• Since I don’t know you I can’t be libeling you. My comments therefore are protected under the First Amendment. My apologies if you were offended.

  • Dear Pharmacist, (If you really are one),
    If you noticed, I apologized for my comment in triplicate. When I submitted my comment, it kept telling me it would not submit. It did so two times, so I kept hitting the submit. Also, I have been very lucky with my health, thank God. I am not on any pain meds. I barely take aspirin, thank you. You are making quite the assumptions in a rather hostile manner. I am considering showing your comment to a lawyer. It is libelous. I just need to decide if it is worth it.

    • Apologies again, as I didn’t know that you were not on pain pills until your very last comment. And as to your comment about diabetics, I happen to be a severe Type 2 diabetic myself, and just today my doctor told me I was NOT getting any more drugs, and proceeded to scold me for not losing weight. So that even for me and the other millions of Type 2 diabetcs drugs are NOT always the answer. Actually if I lost 40 pounds my doctor COULD take my antidiabetic meds away because I wouldn’t need them anymore.

  • CVS and their pharmacist are absolutely out of line obviously they or their family members have never had to deal with extreme pain on a daily basis. I pray they never have to . I’m 68 yrs old suffer from severe pain in just about every joint. Without my prescribed amount of pain meds I would be in a nursing home next to my sister in a diaper filled with feces and a catheter stuck in me sitting in a wheel chair instead of living on my own and taking care of myself. I will never use CVS again

    • You made your point in triplicate. You are dependent because if your pain pills were yanked you would go into withdrawal. Better listen to our President Trump and start investigating non opioid pain management for despite your responsible nature you are being swept up in the net with the lowlife addicts, who will make it impossible for you to get your narcotics without having to show up to the pharmacy on a weekly basis in the future.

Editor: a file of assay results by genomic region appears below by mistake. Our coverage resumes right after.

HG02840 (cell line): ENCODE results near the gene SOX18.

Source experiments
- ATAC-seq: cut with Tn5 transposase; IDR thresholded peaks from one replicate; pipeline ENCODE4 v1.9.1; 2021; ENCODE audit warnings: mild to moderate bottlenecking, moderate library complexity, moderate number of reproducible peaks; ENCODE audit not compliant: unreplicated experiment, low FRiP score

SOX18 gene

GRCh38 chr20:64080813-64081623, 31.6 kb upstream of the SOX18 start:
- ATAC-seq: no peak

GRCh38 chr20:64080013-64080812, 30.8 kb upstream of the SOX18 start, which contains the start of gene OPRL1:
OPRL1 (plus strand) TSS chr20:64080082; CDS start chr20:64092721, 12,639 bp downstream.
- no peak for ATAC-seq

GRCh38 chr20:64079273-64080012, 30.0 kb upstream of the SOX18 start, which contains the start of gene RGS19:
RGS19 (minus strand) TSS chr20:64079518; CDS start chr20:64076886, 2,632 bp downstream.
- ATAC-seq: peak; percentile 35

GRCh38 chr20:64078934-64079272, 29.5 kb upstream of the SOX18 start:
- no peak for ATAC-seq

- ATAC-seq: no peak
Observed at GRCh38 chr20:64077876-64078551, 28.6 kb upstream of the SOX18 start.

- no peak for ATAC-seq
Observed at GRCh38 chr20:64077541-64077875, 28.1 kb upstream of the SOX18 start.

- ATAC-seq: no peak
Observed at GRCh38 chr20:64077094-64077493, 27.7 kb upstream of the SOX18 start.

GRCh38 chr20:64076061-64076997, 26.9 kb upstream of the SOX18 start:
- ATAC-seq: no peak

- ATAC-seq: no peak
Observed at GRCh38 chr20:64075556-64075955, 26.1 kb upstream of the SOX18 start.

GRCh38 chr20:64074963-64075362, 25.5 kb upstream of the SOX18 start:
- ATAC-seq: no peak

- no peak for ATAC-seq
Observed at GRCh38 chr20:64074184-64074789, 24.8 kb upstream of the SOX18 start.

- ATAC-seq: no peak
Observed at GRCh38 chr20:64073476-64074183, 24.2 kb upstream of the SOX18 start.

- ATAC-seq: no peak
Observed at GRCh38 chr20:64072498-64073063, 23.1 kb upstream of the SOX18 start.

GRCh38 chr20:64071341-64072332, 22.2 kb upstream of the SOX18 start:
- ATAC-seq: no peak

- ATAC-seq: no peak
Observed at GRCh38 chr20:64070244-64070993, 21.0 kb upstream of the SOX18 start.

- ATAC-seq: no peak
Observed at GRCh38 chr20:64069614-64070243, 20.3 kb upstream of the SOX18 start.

• This is to the pharmacist who declared “dependence is dependence…period.” Yes, dependence means the same as dependence. Same word. Same meaning. But it does not mean abuse! Abuse is misusing something. Addicts are abusers of drugs. An abusers life usually goes downhill. A chronic pain patient is relying on drugs that have been strictly prescribed and strictly monitored to help with pain. A chronic pain patient usually sees life getting better because the drugs are helping to alleviate the pain. Perhaps they can seek to actually live some type of life. The medical community probably did oversubscribe, so there need to be changes. But we can’t take a 180 degree turn and leave chronic pain patients with hardly anything. Medicine is a science, but also an art. Pharmacist, you should know that. What works for one person may not work for another at the same dose. I know of a chronic pain sufferer who has been on opioids for years. Guess what, since he got on them with the correct dose, he has gotten up each day for years to go to work and take care of his family. Now you are going to take that a way? You don’t see that as cruel and inhumane? I guess the medical community has forgotten about “First, do no harm.” Most chronic pain sufferers are not addicted. Would you take insulin from a diabetic?